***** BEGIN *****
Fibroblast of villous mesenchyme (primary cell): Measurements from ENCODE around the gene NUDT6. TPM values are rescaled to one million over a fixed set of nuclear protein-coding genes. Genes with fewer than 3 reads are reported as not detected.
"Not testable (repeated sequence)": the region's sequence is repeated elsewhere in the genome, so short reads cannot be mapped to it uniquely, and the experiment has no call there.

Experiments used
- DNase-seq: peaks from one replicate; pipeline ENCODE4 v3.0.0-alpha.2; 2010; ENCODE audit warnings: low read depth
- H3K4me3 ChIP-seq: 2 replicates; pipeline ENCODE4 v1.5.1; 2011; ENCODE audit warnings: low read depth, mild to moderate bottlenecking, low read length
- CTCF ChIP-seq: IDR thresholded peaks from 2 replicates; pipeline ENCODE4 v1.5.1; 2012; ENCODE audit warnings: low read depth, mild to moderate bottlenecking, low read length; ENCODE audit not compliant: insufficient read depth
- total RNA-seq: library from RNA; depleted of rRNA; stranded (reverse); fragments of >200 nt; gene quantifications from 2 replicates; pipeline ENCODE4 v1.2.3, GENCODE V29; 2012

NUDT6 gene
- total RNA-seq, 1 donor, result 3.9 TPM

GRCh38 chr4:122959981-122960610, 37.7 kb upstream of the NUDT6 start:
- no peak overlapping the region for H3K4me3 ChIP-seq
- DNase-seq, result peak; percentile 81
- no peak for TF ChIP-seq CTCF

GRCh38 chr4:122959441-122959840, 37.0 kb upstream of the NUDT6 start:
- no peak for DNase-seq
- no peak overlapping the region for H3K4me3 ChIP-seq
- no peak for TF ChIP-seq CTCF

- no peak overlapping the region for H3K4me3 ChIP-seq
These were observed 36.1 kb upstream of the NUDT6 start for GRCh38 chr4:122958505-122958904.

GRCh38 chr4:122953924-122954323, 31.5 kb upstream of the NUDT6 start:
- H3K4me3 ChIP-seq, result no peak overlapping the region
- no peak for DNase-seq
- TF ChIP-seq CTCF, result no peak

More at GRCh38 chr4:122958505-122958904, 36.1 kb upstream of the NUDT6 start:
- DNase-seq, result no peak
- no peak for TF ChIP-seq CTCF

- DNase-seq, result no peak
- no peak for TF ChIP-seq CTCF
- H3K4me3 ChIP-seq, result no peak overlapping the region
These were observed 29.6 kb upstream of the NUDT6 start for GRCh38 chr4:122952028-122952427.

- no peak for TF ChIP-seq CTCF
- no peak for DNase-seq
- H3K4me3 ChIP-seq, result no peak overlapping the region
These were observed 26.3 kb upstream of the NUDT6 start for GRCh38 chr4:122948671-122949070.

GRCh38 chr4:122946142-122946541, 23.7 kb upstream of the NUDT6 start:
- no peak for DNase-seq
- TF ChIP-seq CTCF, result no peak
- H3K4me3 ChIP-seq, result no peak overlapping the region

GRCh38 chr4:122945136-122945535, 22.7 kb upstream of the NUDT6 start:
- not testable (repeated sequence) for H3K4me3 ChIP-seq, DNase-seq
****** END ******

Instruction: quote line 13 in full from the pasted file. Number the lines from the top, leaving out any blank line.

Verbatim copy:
- no peak for TF ChIP-seq CTCF